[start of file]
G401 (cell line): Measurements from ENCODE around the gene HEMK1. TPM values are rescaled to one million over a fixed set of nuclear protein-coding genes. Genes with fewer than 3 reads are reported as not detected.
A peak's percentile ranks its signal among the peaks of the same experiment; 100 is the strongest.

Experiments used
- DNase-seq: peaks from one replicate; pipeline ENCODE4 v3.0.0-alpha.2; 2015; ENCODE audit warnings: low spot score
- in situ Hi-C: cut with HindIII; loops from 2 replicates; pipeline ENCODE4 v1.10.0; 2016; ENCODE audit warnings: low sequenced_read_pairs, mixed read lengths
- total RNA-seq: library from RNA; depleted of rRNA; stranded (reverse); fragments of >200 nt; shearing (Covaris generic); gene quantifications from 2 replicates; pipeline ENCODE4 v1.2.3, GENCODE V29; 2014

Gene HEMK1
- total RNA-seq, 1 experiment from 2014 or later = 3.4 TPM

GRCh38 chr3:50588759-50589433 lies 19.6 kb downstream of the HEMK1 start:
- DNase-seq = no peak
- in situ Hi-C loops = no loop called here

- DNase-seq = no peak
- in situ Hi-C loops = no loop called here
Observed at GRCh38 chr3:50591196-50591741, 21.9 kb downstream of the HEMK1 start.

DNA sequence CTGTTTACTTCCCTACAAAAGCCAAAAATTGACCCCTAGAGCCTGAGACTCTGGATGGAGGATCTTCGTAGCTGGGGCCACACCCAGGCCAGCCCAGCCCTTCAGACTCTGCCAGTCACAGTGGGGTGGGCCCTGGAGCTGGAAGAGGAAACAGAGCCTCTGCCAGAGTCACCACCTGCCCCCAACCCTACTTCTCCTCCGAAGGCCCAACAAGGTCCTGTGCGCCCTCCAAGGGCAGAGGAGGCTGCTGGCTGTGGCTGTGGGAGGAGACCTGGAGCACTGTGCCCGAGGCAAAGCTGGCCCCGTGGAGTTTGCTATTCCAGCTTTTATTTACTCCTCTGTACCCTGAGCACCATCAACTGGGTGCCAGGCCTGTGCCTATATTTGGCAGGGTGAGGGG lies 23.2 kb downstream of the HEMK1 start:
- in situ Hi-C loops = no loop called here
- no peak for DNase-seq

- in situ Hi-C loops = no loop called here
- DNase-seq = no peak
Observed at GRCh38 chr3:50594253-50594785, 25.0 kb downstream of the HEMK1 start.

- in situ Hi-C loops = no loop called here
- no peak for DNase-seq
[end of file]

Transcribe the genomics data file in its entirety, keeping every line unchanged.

G401 (cell line): Measurements from ENCODE around the gene HEMK1. TPM values are rescaled to one million over a fixed set of nuclear protein-coding genes. Genes with fewer than 3 reads are reported as not detected.
A peak's percentile ranks its signal among the peaks of the same experiment; 100 is the strongest.

Experiments used
- DNase-seq: peaks from one replicate; pipeline ENCODE4 v3.0.0-alpha.2; 2015; ENCODE audit warnings: low spot score
- in situ Hi-C: cut with HindIII; loops from 2 replicates; pipeline ENCODE4 v1.10.0; 2016; ENCODE audit warnings: low sequenced_read_pairs, mixed read lengths
- total RNA-seq: library from RNA; depleted of rRNA; stranded (reverse); fragments of >200 nt; shearing (Covaris generic); gene quantifications from 2 replicates; pipeline ENCODE4 v1.2.3, GENCODE V29; 2014

Gene HEMK1
- total RNA-seq, 1 experiment from 2014 or later = 3.4 TPM

GRCh38 chr3:50588759-50589433 lies 19.6 kb downstream of the HEMK1 start:
- DNase-seq = no peak
- in situ Hi-C loops = no loop called here

- DNase-seq = no peak
- in situ Hi-C loops = no loop called here
Observed at GRCh38 chr3:50591196-50591741, 21.9 kb downstream of the HEMK1 start.

DNA sequence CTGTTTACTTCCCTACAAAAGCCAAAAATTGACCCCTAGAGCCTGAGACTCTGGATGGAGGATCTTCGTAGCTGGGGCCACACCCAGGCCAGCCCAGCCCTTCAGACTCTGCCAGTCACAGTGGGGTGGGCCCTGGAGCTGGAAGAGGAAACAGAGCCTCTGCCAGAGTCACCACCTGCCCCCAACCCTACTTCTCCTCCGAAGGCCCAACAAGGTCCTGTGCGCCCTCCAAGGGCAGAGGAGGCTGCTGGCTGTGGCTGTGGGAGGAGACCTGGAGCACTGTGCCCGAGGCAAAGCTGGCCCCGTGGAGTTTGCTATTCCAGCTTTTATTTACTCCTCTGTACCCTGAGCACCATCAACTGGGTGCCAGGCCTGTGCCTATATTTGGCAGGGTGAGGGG lies 23.2 kb downstream of the HEMK1 start:
- in situ Hi-C loops = no loop called here
- no peak for DNase-seq

- in situ Hi-C loops = no loop called here
- DNase-seq = no peak
Observed at GRCh38 chr3:50594253-50594785, 25.0 kb downstream of the HEMK1 start.

- in situ Hi-C loops = no loop called here
- no peak for DNase-seq